Can we use NEG models to predict migration flows? An example of CEE accession countries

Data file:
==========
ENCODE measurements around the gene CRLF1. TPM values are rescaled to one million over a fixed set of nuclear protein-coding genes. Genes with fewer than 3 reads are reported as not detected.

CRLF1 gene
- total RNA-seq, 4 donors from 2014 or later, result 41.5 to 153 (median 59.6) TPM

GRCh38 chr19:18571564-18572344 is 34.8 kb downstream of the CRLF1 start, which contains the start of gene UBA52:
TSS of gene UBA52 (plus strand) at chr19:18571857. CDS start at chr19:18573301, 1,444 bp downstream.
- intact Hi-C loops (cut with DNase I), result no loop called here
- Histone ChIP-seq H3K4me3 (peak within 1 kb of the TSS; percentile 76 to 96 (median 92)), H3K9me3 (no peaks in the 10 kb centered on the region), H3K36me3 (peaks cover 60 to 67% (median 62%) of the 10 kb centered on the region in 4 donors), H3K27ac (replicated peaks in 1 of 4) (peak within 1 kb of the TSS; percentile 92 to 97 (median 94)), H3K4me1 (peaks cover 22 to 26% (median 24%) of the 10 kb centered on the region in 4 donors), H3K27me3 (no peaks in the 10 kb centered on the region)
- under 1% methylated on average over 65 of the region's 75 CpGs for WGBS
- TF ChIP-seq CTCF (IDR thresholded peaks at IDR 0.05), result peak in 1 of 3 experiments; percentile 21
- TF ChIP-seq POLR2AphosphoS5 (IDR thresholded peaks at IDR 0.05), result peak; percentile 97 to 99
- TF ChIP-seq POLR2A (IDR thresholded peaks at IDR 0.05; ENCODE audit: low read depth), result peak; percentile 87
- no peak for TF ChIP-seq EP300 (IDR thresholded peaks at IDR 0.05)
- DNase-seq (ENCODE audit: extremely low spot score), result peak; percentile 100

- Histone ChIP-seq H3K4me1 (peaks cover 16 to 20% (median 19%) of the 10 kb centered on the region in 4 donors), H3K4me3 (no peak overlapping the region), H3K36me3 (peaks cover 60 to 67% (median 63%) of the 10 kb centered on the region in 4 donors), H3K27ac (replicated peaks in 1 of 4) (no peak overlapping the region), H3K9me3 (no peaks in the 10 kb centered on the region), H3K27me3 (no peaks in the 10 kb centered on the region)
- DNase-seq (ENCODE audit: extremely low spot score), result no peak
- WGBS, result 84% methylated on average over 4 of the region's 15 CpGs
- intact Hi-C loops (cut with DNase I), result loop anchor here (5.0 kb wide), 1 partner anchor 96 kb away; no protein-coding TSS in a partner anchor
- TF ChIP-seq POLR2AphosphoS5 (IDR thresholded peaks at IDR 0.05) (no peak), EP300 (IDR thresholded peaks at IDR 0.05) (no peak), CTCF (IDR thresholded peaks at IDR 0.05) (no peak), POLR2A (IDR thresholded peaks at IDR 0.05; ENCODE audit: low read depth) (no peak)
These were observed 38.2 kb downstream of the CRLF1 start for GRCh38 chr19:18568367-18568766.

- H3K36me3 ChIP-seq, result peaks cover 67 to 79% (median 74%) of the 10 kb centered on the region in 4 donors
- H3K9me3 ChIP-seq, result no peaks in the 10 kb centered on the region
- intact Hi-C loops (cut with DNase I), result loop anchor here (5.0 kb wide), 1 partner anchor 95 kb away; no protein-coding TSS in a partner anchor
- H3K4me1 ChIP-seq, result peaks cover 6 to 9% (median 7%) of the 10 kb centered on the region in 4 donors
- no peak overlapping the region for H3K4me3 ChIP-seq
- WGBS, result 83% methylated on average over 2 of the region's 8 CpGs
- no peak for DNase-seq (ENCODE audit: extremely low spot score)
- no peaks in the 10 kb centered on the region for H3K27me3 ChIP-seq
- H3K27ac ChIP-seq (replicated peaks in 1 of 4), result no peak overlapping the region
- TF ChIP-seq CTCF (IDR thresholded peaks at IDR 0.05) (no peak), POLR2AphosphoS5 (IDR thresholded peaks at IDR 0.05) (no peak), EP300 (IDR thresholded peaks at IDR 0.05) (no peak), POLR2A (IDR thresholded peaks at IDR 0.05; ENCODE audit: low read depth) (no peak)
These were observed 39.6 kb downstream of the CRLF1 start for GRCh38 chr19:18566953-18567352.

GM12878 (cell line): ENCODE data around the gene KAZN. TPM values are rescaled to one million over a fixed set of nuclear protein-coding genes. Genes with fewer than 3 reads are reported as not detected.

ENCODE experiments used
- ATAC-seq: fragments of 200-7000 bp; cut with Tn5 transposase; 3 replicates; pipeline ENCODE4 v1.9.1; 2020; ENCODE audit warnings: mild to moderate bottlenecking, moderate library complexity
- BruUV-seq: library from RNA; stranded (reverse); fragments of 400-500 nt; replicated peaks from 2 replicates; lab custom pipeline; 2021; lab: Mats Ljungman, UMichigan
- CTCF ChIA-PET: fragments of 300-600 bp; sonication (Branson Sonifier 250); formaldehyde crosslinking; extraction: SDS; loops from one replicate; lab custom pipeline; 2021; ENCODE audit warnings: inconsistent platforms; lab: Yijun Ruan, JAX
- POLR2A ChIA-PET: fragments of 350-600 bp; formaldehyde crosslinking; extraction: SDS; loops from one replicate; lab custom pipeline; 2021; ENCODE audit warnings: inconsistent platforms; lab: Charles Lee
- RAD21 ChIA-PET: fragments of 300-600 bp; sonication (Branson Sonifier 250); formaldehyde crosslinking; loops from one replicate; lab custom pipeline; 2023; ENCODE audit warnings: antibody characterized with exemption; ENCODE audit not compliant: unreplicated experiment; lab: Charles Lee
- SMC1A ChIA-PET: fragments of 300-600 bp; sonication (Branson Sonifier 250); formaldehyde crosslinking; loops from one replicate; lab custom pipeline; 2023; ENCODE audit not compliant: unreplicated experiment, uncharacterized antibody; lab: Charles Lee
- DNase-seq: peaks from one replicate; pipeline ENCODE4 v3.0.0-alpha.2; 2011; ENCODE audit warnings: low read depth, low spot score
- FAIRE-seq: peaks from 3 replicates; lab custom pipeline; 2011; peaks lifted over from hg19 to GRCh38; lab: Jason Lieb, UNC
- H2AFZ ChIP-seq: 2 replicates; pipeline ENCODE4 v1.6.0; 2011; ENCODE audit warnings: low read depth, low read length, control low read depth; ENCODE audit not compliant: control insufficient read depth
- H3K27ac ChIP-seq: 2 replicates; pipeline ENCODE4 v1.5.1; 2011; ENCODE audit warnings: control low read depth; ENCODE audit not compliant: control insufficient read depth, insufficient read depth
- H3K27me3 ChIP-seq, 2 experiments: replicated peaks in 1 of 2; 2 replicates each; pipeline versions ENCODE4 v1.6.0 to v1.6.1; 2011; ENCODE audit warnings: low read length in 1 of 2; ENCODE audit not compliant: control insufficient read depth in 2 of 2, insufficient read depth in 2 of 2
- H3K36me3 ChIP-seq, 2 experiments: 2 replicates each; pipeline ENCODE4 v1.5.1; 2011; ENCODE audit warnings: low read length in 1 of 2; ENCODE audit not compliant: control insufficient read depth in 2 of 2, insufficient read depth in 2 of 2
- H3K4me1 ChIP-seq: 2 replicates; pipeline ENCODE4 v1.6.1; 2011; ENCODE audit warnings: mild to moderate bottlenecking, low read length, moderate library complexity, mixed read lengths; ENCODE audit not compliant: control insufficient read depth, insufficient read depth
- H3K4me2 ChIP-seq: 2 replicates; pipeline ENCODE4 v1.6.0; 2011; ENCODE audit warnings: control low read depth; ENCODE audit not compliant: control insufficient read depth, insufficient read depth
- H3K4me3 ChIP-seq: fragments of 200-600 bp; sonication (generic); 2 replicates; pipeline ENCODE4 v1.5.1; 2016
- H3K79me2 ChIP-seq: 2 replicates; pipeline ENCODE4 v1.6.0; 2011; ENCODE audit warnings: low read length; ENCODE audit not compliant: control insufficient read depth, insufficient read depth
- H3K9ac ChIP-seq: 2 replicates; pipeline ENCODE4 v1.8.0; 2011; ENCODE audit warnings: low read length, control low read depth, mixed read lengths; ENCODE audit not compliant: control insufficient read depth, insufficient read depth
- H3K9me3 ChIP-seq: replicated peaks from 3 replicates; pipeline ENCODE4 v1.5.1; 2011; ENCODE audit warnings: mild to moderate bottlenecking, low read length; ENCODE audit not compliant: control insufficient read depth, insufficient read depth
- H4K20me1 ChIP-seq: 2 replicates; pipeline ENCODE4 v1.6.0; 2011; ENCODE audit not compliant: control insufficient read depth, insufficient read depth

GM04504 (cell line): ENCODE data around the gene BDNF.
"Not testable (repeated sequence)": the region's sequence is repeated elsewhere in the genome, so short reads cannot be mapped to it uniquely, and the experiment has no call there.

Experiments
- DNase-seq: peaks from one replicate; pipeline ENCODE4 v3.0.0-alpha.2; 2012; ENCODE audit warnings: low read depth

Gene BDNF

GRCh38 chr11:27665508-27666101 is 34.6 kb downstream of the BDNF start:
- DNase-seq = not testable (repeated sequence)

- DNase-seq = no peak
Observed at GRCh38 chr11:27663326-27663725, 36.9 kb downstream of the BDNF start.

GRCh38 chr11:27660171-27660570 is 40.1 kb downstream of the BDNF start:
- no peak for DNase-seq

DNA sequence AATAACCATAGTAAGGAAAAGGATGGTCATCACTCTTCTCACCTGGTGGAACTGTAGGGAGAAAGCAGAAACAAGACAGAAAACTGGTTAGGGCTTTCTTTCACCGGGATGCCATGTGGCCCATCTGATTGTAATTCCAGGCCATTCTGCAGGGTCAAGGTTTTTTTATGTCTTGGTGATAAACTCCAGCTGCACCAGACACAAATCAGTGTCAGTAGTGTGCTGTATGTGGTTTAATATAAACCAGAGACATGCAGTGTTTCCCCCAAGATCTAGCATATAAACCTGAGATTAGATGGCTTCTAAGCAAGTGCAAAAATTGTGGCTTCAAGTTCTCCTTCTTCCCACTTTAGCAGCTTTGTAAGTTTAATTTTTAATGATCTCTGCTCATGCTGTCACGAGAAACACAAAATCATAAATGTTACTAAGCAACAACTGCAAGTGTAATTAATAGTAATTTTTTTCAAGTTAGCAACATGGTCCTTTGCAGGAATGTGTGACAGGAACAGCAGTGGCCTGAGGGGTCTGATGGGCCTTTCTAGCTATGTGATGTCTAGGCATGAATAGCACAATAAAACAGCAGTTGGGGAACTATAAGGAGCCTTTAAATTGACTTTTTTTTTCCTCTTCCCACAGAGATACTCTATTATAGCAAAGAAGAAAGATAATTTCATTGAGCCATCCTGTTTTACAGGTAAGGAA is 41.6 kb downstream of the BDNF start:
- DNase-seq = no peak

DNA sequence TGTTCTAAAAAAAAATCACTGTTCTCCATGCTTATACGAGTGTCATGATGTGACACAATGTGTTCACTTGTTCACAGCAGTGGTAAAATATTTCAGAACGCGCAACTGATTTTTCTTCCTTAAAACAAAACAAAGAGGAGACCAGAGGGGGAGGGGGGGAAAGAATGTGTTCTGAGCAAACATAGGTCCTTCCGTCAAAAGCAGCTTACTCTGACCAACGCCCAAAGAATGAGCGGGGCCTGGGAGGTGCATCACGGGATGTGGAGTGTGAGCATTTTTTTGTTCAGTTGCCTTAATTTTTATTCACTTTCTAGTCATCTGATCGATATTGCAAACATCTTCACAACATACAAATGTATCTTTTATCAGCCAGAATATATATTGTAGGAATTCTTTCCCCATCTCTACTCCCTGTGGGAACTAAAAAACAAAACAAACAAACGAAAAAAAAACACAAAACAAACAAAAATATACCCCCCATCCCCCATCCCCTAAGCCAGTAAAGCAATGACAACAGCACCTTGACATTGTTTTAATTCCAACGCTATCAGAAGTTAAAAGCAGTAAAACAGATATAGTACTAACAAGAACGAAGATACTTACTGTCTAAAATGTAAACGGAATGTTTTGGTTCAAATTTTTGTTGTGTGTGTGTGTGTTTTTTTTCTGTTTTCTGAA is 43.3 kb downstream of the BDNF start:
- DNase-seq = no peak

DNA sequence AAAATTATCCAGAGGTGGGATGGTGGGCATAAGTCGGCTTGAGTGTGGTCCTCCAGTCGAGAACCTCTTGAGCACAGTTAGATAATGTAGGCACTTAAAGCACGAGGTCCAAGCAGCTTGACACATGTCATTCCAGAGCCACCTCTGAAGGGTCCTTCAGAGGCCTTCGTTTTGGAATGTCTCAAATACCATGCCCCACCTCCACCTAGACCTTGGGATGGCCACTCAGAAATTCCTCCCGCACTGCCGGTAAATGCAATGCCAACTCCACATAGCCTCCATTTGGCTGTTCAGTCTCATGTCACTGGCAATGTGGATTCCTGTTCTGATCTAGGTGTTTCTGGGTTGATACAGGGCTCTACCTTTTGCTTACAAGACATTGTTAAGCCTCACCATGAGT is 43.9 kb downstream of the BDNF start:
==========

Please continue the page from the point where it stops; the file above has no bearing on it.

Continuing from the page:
In this paper we develop an analytically solvable and structurally estimable economic geography model and apply it to predict migration flows for the period following the CEE’s integration with the EU. The main innovation of our approach is that it endogenises both explanatory variables and the migration rate. The underlying structural parameters are estimated econometrically using a migration equation, which is derived entirely from the theoretical NEG model. Our simulations show that even relatively moderate changes in some of the explanatory variables (such as transport costs) can actuate unpredictable changes (both in sign and magnitude) in other explanatory variables (such as wages). Keeping these explanatory variables fixed, as in reduced-form models, would produce biased results. Our empirical findings advocate that there is enough evidence to predict a selective migration among the three Baltic States. However, labour mobility in the Baltic countries is sufficiently low to make the swift emergence of a core-periphery pattern very unlikely at this geographical level.
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